You run into a friend who invites you to a trivia night at a nearby church — a St. Louis tradition if ever there was one. Do you go with them?

Sure, trivia is always a good time, right? And you've been boning up on your local history. If you choose to go to trivia night, turn to page 34.

Nah, sounds fun, but there's a concert you were hoping to attend tonight. If you choose to talk your friend into heading to the Fox Theatre instead, turn to page 35.

You choose to keep the party going on the east side.

With its abundance of strip clubs and bars and a lack of anything resembling "bar time" or "last call," the east side is a frequent late-night destination for those unwilling to admit that the night is over.

But frankly, it's rarely a good idea. You soon find yourself devoid of money and far too drunk to make it home. Penniless and trapped on the unfortunate side of the Missouri/Illinois border, you curl up awkwardly in your car in the parking lot of Pop's. It's going to be long night.

Better luck next time. Try again by restarting on page 1.

You choose to hurl some axes.

One of several recreational axe-throwing spots in the St. Louis area (its sister is in St. Charles), Top Notch Axe Throwing (440 N. Fourth Street #170, 314-885-1242) lets you toss sharp objects through the air in the shadow of the Arch. Yeah, there's a safety briefing, but suffice it to say, the concept relies on its customers being reasonably sober — though they do let you bring your own beer.

You already had a fair amount of alcohol today. Maybe you should ease up around the potentially deadly weapons. But then too, where's the fun in that?

If you choose to BYOB, turn to page 43.

If you choose not to BYOB, turn to page 41.

You choose to stay for the whole game, traffic be damned.

The Cardinals win! It's a nail biter, but our boys shock the world and pull it out in the end (thanks to some clutch moves by Yadi, naturally). The crowd goes crazy, folks!

You're flying high, and there's no way in hell you're heading home just yet. Why not celebrate with a concert?

If you choose to catch some live music at the Pageant, turn to page 33.

If you choose to see a show at the Fox Theatre, turn to page 35.

You choose to dive into some fried fare at the Courtesy Diner.

Very small and fairly greasy, Courtesy Diner (3153 South Kingshighway, 314-776-9059) is the quintessential old-school diner, with prices to match. You could order a "Hoosier" or a "Hangover" slinger, both smothered in white sausage gravy, but you always opt for the original: two eggs, hash browns and hamburger with chili on top and toast on the side.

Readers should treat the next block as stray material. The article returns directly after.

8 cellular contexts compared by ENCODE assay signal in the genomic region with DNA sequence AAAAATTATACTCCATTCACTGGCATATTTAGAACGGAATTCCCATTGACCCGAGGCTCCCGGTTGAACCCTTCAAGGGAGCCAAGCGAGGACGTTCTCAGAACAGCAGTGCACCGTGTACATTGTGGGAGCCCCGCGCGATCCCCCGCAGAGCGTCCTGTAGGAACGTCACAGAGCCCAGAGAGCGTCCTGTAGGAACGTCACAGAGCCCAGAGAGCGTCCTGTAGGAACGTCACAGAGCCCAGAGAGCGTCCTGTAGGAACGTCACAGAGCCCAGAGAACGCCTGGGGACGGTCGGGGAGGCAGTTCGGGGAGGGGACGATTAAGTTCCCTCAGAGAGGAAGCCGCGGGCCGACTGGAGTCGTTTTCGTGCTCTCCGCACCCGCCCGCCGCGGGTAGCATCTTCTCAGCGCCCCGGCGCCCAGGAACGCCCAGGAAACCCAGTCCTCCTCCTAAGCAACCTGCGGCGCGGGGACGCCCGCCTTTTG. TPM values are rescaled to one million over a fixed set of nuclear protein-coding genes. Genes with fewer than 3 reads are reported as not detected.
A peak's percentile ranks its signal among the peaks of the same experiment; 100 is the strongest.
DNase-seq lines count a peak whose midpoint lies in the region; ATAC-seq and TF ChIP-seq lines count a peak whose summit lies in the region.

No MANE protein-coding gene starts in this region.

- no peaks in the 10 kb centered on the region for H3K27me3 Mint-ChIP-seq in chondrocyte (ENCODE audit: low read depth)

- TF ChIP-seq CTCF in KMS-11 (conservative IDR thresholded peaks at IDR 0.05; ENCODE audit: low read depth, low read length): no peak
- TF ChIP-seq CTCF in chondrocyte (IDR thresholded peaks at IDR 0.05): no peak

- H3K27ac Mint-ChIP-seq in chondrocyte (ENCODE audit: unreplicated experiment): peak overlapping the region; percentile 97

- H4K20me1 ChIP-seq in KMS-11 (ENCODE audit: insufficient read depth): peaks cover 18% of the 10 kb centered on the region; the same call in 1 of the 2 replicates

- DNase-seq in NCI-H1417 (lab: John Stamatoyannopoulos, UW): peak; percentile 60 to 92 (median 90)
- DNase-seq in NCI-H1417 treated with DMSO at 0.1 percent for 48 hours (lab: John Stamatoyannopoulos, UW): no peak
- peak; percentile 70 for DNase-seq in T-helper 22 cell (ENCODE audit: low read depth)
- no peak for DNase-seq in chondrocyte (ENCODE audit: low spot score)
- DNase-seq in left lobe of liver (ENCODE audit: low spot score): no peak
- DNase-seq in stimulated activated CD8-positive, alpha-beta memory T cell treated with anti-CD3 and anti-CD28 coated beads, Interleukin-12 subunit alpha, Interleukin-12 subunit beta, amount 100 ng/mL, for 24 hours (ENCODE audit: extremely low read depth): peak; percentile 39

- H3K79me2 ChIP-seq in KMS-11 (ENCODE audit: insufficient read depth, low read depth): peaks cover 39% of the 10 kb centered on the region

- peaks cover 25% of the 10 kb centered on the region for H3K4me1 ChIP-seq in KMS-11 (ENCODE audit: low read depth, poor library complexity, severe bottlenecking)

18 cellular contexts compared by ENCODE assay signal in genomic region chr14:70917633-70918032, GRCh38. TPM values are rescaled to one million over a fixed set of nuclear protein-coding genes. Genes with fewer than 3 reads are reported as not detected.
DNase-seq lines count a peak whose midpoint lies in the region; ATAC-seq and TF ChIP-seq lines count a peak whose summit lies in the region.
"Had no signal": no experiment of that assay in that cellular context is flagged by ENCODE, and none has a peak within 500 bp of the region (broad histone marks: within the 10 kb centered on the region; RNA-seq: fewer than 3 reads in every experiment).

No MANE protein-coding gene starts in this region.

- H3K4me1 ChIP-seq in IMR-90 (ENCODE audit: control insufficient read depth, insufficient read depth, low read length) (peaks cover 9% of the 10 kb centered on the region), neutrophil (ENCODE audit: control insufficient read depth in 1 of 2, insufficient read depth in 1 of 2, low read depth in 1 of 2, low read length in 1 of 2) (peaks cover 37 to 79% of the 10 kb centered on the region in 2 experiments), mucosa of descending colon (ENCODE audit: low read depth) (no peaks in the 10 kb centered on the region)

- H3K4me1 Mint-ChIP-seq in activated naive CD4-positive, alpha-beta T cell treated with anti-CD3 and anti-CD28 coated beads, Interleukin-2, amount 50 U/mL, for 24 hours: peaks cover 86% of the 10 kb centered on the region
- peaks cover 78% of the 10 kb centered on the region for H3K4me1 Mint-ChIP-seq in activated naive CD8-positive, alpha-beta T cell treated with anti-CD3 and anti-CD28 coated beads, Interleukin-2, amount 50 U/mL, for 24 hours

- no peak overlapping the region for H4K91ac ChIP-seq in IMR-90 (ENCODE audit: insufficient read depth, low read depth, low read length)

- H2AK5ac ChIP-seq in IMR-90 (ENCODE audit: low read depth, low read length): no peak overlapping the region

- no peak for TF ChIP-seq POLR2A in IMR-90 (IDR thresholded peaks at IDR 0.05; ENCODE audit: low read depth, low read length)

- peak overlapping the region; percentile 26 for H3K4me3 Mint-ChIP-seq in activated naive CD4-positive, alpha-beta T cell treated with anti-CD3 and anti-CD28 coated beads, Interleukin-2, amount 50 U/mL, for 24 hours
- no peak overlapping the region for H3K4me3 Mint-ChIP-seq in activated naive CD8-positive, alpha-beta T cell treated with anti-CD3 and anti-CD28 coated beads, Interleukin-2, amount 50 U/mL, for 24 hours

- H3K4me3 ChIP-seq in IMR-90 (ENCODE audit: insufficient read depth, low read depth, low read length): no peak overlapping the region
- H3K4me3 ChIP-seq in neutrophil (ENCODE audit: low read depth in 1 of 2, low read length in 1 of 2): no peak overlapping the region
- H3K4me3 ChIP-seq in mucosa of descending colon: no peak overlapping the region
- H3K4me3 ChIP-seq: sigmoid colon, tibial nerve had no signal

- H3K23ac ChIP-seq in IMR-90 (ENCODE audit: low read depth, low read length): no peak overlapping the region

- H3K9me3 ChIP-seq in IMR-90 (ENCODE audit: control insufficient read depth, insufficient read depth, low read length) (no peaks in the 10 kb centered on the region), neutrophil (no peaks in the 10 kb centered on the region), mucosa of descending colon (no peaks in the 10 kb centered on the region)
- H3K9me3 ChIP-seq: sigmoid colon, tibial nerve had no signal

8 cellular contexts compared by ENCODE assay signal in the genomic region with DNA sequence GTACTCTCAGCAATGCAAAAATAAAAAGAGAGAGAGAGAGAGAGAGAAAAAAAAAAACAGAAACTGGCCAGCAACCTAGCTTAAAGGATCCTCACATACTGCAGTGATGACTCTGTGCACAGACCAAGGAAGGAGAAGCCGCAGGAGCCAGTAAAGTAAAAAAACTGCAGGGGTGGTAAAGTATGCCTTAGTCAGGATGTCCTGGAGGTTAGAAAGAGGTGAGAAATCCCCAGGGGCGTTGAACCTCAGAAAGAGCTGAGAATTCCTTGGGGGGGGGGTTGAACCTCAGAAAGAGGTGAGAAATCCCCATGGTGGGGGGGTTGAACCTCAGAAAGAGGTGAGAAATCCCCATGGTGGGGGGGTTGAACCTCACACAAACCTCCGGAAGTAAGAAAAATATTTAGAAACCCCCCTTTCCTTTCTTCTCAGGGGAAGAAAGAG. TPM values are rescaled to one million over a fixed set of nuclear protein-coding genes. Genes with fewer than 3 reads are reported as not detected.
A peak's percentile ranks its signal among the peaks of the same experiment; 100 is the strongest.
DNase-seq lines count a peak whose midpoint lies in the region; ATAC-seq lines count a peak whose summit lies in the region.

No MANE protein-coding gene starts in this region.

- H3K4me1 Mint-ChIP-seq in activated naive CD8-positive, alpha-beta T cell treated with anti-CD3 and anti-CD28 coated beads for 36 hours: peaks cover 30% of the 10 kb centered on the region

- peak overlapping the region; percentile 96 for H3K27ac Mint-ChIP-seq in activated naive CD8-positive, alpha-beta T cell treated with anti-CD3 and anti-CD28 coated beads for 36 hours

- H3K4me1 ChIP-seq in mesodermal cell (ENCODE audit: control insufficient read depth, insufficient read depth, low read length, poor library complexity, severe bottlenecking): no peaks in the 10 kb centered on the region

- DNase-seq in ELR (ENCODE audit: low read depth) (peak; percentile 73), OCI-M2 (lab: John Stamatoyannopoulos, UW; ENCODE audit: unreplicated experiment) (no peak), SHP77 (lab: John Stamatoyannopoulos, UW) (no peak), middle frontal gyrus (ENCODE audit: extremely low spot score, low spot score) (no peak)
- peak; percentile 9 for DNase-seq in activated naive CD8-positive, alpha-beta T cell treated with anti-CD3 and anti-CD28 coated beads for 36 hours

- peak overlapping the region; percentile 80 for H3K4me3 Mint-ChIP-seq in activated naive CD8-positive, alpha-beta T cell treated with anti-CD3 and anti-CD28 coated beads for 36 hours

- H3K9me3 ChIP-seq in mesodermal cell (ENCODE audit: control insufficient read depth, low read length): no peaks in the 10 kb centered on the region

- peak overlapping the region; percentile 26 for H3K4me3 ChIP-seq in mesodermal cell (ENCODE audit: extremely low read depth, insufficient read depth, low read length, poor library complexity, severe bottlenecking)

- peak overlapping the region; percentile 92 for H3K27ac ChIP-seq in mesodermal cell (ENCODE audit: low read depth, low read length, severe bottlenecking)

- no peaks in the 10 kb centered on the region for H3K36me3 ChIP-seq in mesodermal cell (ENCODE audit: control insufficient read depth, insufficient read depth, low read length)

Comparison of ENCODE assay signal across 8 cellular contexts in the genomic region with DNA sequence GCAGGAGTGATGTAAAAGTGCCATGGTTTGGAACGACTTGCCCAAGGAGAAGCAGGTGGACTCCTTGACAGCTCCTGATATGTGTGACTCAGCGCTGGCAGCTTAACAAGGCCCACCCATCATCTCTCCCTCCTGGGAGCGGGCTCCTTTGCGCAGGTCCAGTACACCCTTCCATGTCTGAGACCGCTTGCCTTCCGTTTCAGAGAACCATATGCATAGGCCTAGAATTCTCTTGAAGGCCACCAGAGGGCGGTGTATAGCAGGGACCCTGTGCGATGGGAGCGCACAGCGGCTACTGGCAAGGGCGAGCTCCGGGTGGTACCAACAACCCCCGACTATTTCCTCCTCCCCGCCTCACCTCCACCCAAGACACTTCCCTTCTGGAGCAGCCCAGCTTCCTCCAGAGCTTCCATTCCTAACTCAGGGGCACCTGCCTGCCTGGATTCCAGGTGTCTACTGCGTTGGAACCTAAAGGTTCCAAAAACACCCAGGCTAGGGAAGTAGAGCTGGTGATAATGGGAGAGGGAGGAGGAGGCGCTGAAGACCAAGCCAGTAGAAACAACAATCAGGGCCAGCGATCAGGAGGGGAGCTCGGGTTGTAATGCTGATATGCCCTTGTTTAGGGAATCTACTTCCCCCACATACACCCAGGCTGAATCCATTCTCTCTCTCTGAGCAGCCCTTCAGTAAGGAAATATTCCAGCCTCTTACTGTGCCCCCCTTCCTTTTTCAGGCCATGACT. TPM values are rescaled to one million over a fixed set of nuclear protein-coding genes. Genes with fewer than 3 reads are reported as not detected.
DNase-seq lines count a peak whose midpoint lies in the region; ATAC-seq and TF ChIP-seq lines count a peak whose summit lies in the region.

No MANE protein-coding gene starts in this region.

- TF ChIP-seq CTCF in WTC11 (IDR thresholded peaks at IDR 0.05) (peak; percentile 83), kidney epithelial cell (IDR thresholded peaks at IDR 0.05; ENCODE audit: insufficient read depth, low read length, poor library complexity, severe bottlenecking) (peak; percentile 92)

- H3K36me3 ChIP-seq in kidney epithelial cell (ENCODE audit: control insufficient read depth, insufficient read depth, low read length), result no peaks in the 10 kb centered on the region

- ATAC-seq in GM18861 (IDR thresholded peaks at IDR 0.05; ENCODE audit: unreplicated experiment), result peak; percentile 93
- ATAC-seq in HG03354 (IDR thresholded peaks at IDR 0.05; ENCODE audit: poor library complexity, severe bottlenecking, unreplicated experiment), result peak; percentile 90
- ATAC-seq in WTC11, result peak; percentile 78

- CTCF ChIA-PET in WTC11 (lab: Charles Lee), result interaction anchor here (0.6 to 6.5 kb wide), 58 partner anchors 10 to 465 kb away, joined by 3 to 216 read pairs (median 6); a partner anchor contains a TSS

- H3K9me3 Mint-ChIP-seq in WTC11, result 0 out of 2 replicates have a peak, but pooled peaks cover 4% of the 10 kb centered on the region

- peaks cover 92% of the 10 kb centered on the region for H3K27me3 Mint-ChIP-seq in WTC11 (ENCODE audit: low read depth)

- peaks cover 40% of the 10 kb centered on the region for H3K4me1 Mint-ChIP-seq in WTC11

You spent the day drinking a bit too much and eating a bit too little, but you've made it safely to the welcoming bosom of one of the city's finest destinations for people who've made those exact decisions.

You pass out face-down in your slinger after only a few bites — but it's OK, the staff is used to that kinda thing.

Congrats on a day filled with wise decision-making! To land on one of two other ideal endings, start over from the beginning — and keep your wits sharp.

You choose not to bring your own beer to the axe-throwing spot.

After an hour or so of fun, you overhear another axe thrower mention she just saw Elliott Davis outside the Arch grounds, haranguing people about what they paid for its renovations.

"Fuck off, Davis," you grumble to yourself.

Minutes later, an errant throw results in a funny bounce, sending the bladed weapon flying back directly at your head! Luckily you chose not to dull your senses with yet more booze today, and you duck out of the way just in time. That was close!

ILLUSTRATION BY SEAN DOVE
  • ILLUSTRATION BY SEAN DOVE

Your heart is pounding and your adrenaline is pumping after that close call. What do you do now?

That's more than enough excitement for one day — and certainly more than enough to drink. If you choose to head to the Courtesy Diner to calm your nerves with a slinger, turn to page 40.

What a rush — you've never felt more alive! If you choose to tempt fate further with a trip to the east side, turn to page 37.

You choose to grab a tasty treat from Ted Drewes.